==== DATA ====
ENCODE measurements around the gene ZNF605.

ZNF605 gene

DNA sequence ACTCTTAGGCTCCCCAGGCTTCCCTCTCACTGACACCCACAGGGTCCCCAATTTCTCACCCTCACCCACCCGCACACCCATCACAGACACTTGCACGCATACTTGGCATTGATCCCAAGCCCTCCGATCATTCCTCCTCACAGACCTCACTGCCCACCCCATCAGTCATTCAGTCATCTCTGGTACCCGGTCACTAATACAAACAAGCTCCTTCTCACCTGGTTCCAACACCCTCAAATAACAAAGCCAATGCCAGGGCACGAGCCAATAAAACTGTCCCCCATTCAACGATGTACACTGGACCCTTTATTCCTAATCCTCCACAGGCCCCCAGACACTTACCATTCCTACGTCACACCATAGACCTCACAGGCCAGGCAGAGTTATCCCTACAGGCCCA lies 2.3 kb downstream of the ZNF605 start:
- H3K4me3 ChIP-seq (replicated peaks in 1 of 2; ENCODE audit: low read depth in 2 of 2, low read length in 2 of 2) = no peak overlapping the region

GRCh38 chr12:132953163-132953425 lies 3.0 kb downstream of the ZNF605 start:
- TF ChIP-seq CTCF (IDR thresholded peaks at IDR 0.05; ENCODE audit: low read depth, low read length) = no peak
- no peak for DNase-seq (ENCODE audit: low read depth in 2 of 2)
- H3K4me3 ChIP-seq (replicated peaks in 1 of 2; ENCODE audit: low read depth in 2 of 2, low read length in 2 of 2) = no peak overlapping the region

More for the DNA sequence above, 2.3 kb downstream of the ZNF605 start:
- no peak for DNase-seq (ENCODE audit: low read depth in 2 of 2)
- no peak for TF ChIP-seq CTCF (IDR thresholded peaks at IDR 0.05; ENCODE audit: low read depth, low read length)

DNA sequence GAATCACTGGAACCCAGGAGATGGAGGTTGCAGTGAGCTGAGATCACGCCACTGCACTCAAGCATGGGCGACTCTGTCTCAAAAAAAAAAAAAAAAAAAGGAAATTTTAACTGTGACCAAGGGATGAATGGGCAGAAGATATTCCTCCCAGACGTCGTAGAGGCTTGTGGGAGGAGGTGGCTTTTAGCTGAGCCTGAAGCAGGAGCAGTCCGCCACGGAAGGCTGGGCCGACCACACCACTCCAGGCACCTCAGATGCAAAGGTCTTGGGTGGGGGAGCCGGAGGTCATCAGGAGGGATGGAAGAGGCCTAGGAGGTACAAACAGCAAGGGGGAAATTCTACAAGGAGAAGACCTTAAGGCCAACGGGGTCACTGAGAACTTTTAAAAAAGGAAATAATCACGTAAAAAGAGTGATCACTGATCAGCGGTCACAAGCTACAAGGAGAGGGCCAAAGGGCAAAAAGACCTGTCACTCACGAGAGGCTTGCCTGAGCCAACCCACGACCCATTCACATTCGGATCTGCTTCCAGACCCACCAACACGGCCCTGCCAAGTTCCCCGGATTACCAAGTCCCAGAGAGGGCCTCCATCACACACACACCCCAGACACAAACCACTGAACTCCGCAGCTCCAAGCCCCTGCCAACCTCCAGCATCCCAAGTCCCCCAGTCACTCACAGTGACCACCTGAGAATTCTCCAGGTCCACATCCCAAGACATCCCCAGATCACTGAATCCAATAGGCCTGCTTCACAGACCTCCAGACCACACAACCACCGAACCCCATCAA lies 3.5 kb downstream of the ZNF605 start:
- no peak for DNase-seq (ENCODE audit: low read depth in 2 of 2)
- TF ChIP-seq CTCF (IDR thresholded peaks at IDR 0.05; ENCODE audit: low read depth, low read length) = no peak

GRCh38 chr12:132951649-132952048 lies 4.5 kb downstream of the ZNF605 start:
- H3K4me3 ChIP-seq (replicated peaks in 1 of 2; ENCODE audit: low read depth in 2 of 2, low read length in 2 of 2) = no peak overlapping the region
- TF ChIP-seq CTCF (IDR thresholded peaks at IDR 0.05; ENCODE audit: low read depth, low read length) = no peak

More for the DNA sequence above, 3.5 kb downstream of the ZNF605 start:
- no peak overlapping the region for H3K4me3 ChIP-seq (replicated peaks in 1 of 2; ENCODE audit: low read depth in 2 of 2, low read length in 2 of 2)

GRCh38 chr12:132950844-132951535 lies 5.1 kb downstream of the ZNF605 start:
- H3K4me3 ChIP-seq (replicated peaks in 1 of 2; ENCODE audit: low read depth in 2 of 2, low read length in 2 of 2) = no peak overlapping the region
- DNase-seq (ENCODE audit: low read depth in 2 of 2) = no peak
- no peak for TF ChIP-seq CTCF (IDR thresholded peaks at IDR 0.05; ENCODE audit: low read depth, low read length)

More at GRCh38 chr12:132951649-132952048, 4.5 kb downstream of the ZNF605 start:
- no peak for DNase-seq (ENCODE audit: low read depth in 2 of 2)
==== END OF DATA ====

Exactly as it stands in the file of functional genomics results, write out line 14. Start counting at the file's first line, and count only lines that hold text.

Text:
- TF ChIP-seq CTCF (IDR thresholded peaks at IDR 0.05; ENCODE audit: low read depth, low read length) = no peak